New Year: An optimistic reflective poem

New Year - Black-tailed Deer. Olympic National Park, WA
Black-tailed Deer. Olympic National Park, WA

As the new year approaches
You can choose to look down and back
Or up and forward

Chickaree

 

Agile climbers

Mischievous thieves

Scolder of treetops

Digger under leaves

Jays – A bird always a part of my life

Blue Jay by Siobhan Sullivan
Blue Jay

Jays have insisted on being a part of my life since I was a young child. They are brash, bold, raucous, and not easily ignored.

As a five-year old living on a wooded lot in Maryland, the Blue Jay, Cyanocitta cristata,  introduced itself to me with little formality. Its loud voice and striking appearance said, “Notice me!” Its frequent companion, the Northern Cardinal, also made it hard for me to look away. I guess that must be why I have a thing for birds with crests on top of their heads.

When I moved back across the country to Washington State, I met more Jays. On camping trips with my family, the Gray Jay, Perisoreus canadensis,  made its kleptomaniac presence known. Otherwise known as the Camp Robber, this gray bird has a way of sneaking in and taking what it wants.

Gray Jays, Yellowstone NPk
Gray Jays

I had a boyfriend in high school named Jay. One winter I was out of town for a couple of weeks and when I came back he broke up with me. He told me he had started going out with “Mary” while I was gone. He said he had gone outside in the middle of the night and shouted to the world how much he loved Mary. Like I said, Jays have a way of being loud and taking what they want.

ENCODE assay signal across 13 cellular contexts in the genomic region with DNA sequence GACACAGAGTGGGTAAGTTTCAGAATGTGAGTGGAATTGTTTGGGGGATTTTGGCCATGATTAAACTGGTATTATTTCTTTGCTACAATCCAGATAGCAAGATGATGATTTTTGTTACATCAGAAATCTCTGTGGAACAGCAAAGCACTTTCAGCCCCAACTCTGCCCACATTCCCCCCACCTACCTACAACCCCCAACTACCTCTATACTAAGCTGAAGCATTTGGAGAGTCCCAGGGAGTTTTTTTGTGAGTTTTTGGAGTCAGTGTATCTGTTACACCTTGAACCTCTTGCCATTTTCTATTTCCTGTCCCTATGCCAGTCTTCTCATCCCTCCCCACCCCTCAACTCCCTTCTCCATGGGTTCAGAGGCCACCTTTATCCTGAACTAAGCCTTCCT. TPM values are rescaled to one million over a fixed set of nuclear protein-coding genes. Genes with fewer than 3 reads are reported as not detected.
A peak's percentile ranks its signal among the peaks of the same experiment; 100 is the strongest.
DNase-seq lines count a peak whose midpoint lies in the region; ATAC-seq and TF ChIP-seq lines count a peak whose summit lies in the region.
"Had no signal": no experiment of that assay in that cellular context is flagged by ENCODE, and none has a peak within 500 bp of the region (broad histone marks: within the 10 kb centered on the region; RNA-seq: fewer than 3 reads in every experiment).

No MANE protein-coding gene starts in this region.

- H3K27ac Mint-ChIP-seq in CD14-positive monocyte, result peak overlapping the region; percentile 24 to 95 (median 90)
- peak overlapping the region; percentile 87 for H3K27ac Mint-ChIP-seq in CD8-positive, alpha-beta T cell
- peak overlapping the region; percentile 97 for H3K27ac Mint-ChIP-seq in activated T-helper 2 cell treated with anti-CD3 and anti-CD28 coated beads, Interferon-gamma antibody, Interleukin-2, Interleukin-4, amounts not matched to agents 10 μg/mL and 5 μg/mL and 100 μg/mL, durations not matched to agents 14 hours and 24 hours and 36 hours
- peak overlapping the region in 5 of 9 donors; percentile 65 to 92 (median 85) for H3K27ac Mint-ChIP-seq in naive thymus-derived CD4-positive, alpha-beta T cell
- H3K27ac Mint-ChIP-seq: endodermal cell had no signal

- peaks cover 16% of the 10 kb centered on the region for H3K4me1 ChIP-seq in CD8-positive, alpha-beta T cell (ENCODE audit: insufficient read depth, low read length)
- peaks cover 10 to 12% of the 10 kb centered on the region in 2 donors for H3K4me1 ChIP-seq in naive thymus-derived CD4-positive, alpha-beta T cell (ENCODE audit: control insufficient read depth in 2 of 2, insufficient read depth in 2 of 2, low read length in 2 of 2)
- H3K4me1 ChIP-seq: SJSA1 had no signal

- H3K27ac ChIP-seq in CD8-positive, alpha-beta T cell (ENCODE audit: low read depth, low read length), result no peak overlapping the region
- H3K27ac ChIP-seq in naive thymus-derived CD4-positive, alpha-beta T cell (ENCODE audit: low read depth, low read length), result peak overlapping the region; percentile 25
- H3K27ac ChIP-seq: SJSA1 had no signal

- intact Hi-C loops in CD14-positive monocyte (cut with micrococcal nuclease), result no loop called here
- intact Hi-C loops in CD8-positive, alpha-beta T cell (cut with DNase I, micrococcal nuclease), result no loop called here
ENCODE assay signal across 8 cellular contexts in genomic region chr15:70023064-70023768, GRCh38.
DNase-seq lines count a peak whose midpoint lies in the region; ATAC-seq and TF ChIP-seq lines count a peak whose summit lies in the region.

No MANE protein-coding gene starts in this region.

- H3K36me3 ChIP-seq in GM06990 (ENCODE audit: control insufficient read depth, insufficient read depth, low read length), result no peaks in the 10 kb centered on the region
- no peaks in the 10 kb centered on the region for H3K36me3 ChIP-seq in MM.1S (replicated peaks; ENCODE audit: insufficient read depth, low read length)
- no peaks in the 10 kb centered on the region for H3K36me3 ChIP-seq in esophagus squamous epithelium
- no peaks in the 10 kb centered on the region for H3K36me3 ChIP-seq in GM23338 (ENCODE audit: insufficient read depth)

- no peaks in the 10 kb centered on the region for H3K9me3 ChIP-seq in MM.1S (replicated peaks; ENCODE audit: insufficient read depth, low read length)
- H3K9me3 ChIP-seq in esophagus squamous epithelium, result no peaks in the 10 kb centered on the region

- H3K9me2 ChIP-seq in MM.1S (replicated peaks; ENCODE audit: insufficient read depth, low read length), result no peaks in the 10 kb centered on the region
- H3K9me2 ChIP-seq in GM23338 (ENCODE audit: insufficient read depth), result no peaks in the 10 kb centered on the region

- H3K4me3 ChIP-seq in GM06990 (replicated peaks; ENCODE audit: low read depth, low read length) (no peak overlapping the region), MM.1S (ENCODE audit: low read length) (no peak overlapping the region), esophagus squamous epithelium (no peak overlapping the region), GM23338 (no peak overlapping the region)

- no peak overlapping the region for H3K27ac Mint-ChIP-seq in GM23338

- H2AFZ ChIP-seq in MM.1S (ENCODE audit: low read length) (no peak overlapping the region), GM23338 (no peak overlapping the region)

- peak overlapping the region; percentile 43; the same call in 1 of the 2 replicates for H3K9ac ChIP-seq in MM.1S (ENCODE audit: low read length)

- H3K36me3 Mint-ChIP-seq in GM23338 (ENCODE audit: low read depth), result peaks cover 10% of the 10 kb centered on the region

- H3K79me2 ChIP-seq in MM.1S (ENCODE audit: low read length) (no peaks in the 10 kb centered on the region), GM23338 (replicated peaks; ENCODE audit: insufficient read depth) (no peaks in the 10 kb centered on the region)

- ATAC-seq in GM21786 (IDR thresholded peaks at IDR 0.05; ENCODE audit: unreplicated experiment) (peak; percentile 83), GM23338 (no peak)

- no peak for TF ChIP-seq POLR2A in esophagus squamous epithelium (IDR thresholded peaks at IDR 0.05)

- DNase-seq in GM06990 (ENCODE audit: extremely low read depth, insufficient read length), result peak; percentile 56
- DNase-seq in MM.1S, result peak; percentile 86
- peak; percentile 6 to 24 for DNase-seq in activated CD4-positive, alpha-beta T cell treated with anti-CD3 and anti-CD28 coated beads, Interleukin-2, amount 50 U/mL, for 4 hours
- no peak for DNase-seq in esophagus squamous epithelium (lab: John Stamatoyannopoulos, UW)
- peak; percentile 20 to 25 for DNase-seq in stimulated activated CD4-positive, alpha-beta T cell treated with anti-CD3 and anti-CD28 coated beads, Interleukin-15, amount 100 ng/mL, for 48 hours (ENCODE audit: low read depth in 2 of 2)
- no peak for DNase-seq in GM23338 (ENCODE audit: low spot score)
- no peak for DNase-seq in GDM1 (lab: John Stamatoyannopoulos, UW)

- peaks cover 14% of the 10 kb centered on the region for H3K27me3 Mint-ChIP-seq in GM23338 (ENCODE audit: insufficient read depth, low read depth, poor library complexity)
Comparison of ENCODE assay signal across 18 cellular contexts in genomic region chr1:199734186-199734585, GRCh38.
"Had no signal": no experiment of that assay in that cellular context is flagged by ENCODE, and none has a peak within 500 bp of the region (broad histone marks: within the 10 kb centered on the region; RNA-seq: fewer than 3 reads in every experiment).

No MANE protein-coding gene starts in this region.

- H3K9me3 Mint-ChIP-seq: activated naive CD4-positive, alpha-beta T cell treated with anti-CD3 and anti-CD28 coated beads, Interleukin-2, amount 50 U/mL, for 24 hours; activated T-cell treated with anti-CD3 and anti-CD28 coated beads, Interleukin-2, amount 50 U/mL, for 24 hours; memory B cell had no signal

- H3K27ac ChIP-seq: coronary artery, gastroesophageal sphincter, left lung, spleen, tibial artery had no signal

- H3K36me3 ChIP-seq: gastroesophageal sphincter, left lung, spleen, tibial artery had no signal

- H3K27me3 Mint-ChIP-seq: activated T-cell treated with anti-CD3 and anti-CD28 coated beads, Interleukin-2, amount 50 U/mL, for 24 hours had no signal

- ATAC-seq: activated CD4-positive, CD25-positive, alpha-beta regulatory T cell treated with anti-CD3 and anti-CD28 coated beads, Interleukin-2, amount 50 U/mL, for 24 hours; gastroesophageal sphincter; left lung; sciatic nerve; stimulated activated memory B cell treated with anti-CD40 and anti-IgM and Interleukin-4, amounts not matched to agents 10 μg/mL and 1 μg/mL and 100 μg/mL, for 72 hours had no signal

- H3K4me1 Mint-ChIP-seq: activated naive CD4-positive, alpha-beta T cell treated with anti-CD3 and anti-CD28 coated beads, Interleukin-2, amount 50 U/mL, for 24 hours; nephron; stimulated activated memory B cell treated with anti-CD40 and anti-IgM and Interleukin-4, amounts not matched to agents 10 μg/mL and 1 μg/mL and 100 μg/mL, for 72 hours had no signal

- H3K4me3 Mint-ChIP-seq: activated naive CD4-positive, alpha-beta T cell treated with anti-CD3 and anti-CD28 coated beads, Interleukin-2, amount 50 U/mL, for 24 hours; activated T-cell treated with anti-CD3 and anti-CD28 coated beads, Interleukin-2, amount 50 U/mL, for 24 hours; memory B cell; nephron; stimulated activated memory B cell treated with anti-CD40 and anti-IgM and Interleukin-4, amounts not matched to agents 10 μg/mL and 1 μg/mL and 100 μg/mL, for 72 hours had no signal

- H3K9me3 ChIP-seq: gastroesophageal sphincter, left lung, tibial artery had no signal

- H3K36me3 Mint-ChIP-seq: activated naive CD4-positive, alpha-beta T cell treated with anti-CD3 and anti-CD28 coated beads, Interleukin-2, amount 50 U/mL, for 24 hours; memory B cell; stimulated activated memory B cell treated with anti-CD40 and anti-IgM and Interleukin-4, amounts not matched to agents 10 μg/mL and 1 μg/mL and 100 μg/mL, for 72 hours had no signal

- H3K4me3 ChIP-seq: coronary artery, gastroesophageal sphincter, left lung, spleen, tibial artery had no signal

Steller's Jay, Harrison Hot Springs, B.C.
Steller’s Jay

The next Jay played an important role in my life for many years. Steller’s Jays, Cyanocitta stelleri, are a deep azure blue topped with a black crested head. They like to imitate Red-Tailed Hawks and other birds. Steller’s Jays also have an appetite for other bird’s eggs and young. They especially like to prey on the endangered marbled murrelet, a small seabird that breeds in inland forests. While working on a project to preserve a forest where murrelets nested, I learned more about the football-shaped seabirds and their predation by jays than I knew about any pigskin football.

Western Scrub Jay, Bend, Oregon
Western Scrub Jay

The latest Jay in my life is the Western Scrub Jay, Aphelocoma californica . When we first considered moving to the high desert of Oregon, I remember looking at potential houses and thinking, “What is that bird I keep seeing?” The bird raised its white eyebrows, cocked its head, and regarded me curiously. When we found the place we eventually bought, the blue, white, and gray Western Scrub Jays were in the backyard shouting a welcome.

Jays, with their distinctive appearance and mannerisms, always seem to be a part of my life.

Clouds

Clouds…

Obscure what was once clear

Release things that burden them

Blanket the cold nights

Shine brightness on what’s to come

Surround us in the divine

A fluttering of wings: Townsend’s solitaire

Townsend's Solitaire in Bend, Oregon  October 2015

A fluttering of wings draws my attention.

A fluttering of wings - Townsend's Solitaire

Looking out of my window, I see a Townsend’s solitaire beating its wings and attacking its reflection in the side mirror of my parked car. It has been there for hours. Long strokes of white droppings adorn the side of my car. At first I assume the bird must be a male defending its territory.

Alike in appearance

Townsend’s solitaires are a drab gray relative of the American robin that most people wouldn’t even notice. They are not showy.

Male birds are usually the ones with colorful plumage but that is not the case with solitaires; the male and female look almost identical. I guess they decided not to follow the theory that a male is more brightly colored to attract females and the female has duller colors so she can sit undetected on a nest.

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Fall’s Laughter

Close up of maple

Fall begins with joyous laughter and warm caresses that

Nod and wink as they cloak you with a touch of frost